Preparing the Bankruptcy Petition
The bankruptcy petition itself is the most complicated part of this process. The petition is an intricate document that describes and categorizes all of your outstanding debts using a strict format. You will be asked to provide information about your financial situation and copies of certain documents such as prior tax returns, pay stubs, a copy of your driver’s license and Social Security card.
Some of the information will seem duplicative of the information you submitted on the initial intake form; however, this form will be significantly more detailed and will request additional information. You will be able to submit this information using another online form and there will be a paralegal assigned that will help you through this process.
It will take 7 to 14 days to prepare the first pass of your Chapter 7 petition. The Bankruptcy Trustee will need to see a photo ID and your Social Security card. If you do not have your Social Security card, you can get one here.
Everything in the Bankruptcy Court is filed electronically. We still need to retain your actual signatures and the original signed bankruptcy petition. As soon as we have the petition prepared and you have reviewed it and provided your feedback, we will schedule an appointment for you to sign the petition. Once it is signed, we will file your bankruptcy petition electronically with the court. The court will issue an automatic stay and notify all the creditors included in the petition immediately upon acceptance by the court. The automatic stay is a court order that prohibits your creditors from contacting you to collect on your debts. To do this, the bankruptcy court will send out a Notice of Filing and a Notice of Stay to the creditors. This makes it illegal for your creditors to continue trying to collect on your debts and stops any collection proceedings, such as lawsuits or other processes. At this point, the creditors should only be allowed to contact our firm, and all collection calls should stop. If you do receive communication from a creditor, you can refer them to us. From here, a creditor’s meeting will be set up, usually in 30 to 45 days of filing. We will let you know the date of the meeting as soon as it is received.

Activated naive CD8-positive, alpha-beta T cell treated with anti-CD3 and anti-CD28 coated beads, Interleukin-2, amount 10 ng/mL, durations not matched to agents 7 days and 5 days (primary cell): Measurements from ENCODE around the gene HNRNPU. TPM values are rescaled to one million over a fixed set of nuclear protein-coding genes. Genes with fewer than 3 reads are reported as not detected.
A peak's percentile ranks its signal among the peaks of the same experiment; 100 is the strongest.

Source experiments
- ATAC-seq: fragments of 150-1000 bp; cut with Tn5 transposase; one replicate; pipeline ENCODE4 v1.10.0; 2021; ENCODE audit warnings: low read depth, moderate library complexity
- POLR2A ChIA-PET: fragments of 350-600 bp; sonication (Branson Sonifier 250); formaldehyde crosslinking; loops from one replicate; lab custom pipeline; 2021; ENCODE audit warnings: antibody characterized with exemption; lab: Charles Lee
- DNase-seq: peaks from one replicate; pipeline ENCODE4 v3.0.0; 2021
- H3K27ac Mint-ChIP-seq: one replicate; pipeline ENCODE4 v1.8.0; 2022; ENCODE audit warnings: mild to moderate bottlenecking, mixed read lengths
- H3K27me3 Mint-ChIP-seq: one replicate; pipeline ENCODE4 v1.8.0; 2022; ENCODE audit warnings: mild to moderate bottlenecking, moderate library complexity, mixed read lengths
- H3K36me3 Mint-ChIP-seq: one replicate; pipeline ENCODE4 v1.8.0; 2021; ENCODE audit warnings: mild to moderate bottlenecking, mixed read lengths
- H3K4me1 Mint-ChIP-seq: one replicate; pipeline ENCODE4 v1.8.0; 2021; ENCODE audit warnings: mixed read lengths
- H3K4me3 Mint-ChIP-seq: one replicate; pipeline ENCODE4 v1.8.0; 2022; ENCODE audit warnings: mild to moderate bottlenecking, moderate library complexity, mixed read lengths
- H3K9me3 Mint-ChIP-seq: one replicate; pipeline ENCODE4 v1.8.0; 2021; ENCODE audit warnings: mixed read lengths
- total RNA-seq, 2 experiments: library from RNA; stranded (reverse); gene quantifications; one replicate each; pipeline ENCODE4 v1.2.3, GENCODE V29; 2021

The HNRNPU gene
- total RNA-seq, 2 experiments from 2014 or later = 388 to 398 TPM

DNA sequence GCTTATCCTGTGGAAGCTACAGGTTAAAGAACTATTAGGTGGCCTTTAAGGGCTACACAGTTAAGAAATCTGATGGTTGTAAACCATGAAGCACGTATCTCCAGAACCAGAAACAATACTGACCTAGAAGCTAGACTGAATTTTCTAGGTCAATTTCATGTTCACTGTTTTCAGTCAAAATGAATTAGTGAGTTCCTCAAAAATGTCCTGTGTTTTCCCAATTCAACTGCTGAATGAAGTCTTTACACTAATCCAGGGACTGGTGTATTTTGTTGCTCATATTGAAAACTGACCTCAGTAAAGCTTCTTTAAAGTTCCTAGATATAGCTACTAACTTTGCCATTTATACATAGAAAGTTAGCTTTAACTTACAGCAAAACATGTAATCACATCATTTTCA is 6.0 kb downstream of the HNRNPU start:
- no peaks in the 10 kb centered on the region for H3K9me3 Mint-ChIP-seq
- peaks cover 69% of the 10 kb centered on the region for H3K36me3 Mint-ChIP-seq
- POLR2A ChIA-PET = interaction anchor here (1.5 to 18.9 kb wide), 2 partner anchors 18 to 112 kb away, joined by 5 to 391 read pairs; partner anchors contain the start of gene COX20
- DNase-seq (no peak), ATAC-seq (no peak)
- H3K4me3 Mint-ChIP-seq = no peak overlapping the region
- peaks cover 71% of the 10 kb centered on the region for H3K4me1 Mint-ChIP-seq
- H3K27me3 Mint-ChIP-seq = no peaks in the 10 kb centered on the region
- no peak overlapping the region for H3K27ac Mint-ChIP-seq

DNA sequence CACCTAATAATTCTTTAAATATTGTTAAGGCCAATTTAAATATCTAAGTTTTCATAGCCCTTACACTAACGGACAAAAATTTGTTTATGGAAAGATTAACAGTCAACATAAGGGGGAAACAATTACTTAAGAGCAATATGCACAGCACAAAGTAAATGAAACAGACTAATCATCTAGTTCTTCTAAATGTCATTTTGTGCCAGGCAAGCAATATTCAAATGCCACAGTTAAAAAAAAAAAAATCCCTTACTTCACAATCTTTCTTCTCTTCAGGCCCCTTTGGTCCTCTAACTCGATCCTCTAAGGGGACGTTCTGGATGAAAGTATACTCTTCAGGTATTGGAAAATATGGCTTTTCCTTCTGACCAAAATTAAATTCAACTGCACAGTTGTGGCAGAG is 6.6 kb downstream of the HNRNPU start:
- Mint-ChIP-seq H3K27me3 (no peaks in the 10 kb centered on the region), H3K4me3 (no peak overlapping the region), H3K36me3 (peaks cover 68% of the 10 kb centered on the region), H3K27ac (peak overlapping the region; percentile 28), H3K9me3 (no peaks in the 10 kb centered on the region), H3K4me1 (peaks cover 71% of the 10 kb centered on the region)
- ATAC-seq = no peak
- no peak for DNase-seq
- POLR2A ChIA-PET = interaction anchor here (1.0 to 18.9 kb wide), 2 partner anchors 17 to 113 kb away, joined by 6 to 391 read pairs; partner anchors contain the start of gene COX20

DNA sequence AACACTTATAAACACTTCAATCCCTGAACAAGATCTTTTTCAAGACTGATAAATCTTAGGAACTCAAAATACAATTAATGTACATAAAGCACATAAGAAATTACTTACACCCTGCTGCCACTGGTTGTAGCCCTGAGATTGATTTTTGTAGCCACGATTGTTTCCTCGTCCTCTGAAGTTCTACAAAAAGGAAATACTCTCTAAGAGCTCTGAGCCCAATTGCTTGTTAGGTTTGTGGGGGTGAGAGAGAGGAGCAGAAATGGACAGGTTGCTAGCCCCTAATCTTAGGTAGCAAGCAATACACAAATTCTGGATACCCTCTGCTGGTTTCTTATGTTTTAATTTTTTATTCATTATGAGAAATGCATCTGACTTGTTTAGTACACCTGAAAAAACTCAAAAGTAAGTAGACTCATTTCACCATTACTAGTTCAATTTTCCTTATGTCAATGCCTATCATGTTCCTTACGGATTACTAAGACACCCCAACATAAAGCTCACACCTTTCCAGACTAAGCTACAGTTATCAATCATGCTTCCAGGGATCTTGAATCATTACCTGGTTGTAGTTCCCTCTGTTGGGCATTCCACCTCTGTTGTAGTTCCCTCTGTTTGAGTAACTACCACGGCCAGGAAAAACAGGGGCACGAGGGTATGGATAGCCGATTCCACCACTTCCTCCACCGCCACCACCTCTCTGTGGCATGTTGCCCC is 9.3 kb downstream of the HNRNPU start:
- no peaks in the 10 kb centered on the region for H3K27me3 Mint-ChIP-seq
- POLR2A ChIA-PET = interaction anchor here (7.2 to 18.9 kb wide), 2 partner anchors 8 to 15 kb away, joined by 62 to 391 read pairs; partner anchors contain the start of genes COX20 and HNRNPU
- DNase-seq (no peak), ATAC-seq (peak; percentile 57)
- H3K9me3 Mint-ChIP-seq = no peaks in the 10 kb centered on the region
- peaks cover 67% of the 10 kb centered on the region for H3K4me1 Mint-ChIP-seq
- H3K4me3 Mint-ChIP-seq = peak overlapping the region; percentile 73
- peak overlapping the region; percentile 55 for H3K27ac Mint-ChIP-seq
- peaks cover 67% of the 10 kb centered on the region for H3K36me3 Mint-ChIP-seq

Generally, this meeting lasts less than an hour (usually only about five minutes!); however, you may have to wait longer at the courthouse while other Creditor’s Meetings are completed. Creditors are allowed to attend to ask you questions about your debts and assets, but they almost never appear. Because there are only a very few limited ways that creditors can contest a bankruptcy discharge (such as fraud or other illegal activity), you are unlikely to have to deal with creditors directly. Most of the time the trustee will simply ask a few standard questions (see below) and then deal with our firm later to finalize any questions or concerns.
Likely questions from the trustee:
- Did you review your bankruptcy schedules prior to signing?
- Are your bankruptcy schedules true and accurate?
- Do you have any changes to your schedules?
- Did you list all of your assets?
- Did you list all of your debts?
- Do you expect a tax refund(depending on the time of year)?
Additional questions that may be asked: